Monday, August 6, 2012

"Criminality" in Oregon

What is this, L.A.?
Gary Harrington, an Oregon man, will be spending a month in jail, after being convicted on nine misdemeanor charges. His crime? "Illegally" collecting rain water on his own property.
Harrington, who lives in Eagle Point, Oregon, has been fighting for the right to collect rain water since 2002.
Now a decade later, he has been sentenced to 30 days in jail and fined over $1,500 for the man-made ponds he has built on his 170 acres of land. For filling “three illegal reservoirs” on his property with runoff water, Harrington has been convicted on nine misdemeanor charges in Circuit Court.
According to authorities, Harrington broke the law by collecting natural rain water and snow runoff, that landed on his property. Harrington said he stores the water mainly for fire protection.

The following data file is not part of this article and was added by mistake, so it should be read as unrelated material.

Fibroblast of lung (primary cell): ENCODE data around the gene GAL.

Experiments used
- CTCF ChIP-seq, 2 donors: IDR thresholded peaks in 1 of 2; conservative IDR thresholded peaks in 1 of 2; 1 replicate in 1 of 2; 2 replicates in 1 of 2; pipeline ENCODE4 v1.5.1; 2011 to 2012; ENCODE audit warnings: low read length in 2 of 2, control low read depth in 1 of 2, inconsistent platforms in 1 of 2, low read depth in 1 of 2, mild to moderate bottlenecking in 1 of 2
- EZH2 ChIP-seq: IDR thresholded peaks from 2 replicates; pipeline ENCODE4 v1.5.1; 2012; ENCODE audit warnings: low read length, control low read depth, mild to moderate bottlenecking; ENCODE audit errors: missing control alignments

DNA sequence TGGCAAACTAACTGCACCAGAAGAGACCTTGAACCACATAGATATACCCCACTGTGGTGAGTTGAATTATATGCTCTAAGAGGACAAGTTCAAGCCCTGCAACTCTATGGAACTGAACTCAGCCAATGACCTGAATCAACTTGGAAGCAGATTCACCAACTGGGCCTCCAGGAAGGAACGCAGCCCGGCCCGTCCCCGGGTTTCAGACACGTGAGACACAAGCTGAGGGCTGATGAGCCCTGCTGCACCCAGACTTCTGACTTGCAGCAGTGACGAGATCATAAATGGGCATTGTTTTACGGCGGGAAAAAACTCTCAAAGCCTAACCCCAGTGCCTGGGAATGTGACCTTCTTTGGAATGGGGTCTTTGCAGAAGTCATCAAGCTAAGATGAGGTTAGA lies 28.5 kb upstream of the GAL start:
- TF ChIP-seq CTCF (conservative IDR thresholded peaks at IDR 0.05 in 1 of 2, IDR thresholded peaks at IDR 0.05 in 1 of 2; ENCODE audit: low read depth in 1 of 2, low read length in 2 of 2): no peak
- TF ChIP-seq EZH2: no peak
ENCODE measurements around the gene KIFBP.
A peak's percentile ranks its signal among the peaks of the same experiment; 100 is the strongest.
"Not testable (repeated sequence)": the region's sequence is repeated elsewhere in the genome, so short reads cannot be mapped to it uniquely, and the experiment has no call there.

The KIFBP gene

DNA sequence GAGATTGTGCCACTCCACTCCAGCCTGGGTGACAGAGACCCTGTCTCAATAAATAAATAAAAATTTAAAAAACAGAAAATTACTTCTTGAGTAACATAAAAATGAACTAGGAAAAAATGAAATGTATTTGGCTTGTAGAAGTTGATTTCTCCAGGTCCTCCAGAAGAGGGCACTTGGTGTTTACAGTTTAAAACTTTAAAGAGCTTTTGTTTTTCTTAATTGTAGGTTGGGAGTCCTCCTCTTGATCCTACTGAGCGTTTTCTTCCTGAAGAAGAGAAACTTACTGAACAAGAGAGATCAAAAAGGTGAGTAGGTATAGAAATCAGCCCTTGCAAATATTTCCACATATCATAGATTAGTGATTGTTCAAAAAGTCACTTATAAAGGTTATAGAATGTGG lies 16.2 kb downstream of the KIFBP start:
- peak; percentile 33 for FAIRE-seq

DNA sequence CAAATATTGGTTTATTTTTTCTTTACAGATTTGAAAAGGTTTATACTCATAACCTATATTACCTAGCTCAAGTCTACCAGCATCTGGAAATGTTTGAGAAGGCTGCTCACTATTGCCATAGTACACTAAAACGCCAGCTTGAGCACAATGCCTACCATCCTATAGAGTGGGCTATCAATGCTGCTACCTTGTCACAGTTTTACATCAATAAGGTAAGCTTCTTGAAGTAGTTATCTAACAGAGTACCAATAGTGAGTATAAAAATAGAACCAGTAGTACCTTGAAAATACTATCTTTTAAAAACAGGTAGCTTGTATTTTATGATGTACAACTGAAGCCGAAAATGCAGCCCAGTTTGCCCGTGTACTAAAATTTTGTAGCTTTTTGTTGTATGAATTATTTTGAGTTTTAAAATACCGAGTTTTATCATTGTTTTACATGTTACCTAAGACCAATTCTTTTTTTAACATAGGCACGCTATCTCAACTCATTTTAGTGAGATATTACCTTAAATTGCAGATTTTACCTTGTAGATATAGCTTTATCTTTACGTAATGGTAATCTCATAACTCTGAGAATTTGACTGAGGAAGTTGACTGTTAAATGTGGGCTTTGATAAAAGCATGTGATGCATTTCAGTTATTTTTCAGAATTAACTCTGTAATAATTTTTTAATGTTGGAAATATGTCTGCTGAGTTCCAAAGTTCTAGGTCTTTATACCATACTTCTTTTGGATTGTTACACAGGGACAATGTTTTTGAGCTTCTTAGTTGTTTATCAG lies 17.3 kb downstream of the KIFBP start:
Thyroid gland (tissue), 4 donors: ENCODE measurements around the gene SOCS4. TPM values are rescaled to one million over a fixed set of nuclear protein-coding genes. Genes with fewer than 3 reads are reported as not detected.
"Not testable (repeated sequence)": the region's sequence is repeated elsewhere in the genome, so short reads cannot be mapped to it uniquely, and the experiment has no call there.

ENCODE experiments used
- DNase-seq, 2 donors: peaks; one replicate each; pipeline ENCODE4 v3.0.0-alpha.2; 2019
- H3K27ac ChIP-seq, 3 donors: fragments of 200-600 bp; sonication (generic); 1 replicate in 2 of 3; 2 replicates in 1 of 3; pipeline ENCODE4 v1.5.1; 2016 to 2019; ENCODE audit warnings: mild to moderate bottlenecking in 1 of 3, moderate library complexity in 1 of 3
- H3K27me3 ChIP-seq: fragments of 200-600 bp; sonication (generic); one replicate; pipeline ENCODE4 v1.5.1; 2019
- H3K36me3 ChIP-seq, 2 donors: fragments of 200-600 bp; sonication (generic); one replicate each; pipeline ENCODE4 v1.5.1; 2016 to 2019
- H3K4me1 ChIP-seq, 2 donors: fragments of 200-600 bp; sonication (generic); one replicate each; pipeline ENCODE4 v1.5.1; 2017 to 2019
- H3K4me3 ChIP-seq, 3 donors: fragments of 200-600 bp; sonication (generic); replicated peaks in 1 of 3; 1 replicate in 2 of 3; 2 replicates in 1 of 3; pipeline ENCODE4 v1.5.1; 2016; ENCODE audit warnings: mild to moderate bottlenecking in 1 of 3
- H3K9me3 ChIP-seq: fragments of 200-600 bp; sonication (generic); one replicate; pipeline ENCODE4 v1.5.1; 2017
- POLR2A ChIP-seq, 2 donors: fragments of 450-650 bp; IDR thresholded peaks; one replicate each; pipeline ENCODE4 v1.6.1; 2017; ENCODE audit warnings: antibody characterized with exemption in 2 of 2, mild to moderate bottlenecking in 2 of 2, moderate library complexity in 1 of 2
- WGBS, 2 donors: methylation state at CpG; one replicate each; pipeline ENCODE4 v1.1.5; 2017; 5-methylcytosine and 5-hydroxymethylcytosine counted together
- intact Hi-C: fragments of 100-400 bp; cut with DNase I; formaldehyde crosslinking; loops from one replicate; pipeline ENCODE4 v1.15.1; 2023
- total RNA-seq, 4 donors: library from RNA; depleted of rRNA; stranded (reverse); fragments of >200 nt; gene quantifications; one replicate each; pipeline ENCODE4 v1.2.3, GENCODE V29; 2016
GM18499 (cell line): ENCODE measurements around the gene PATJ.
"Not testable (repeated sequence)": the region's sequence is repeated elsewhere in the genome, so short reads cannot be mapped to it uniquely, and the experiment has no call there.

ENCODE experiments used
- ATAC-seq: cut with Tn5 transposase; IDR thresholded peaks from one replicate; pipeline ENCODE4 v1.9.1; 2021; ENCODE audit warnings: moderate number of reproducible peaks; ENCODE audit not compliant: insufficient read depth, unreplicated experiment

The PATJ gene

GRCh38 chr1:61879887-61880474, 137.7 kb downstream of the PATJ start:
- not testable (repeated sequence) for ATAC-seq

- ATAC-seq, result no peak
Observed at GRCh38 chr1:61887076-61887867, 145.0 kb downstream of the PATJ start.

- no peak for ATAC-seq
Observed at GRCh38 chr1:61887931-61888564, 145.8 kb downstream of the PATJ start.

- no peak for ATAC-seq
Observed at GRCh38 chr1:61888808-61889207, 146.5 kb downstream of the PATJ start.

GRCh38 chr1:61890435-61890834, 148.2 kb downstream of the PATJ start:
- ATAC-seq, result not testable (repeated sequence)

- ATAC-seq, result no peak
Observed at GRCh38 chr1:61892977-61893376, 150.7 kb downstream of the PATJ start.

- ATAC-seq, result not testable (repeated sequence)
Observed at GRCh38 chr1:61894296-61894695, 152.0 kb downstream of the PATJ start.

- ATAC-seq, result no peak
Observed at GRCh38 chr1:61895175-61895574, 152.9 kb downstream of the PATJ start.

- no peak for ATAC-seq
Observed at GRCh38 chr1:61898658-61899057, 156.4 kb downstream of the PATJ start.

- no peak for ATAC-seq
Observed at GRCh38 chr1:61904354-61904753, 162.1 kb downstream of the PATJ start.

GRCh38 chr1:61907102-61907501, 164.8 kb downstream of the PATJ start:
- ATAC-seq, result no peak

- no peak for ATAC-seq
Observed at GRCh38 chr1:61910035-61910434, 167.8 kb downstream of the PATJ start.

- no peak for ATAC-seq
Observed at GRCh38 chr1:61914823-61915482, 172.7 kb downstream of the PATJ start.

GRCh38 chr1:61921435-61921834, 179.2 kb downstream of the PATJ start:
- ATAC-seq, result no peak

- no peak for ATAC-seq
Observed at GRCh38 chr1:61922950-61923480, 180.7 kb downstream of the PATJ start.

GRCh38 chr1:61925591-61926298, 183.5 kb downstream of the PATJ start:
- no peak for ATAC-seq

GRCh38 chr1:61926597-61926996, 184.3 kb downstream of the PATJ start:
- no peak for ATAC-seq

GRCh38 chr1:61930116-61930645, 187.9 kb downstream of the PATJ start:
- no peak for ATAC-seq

According to officials with the Medford Water Commission, the water on Harrington's property, whether it came from the sky or not, is considered a tributary of the nearby Crowfoot Creek. Thus it is subject to a 1925 law, giving Medford Water Commission full ownership and rights to the water.
Due to this, prosecutors were able to argue in court that the three man-made boating and fishing ponds on Harrington's property have violated the law.
For what it's worth, in this case (unlike this case) I can at least begin to understand what the original purpose of the law in question was (or may have been). But this isn't 1925 anymore, this guy obviously doesn't have any ill intentions, and this whole thing just doesn't make any sense.

Then again, this is 21st century America, where one class of people can rip everyone off (and even admit to violating federal law) all they want and just pay a small fine, but another class gets thrown in jail for collecting rainwater. Sounds fair. Does anybody care?

[Digital Journal]

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